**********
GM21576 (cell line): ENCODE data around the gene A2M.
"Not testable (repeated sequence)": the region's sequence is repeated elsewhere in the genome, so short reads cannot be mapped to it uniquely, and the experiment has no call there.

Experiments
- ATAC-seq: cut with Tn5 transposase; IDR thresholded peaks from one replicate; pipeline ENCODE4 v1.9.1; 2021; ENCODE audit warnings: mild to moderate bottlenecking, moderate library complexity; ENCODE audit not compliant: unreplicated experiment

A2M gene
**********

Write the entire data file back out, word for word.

GM21576 (cell line): ENCODE data around the gene A2M.
"Not testable (repeated sequence)": the region's sequence is repeated elsewhere in the genome, so short reads cannot be mapped to it uniquely, and the experiment has no call there.

Experiments
- ATAC-seq: cut with Tn5 transposase; IDR thresholded peaks from one replicate; pipeline ENCODE4 v1.9.1; 2021; ENCODE audit warnings: mild to moderate bottlenecking, moderate library complexity; ENCODE audit not compliant: unreplicated experiment

A2M gene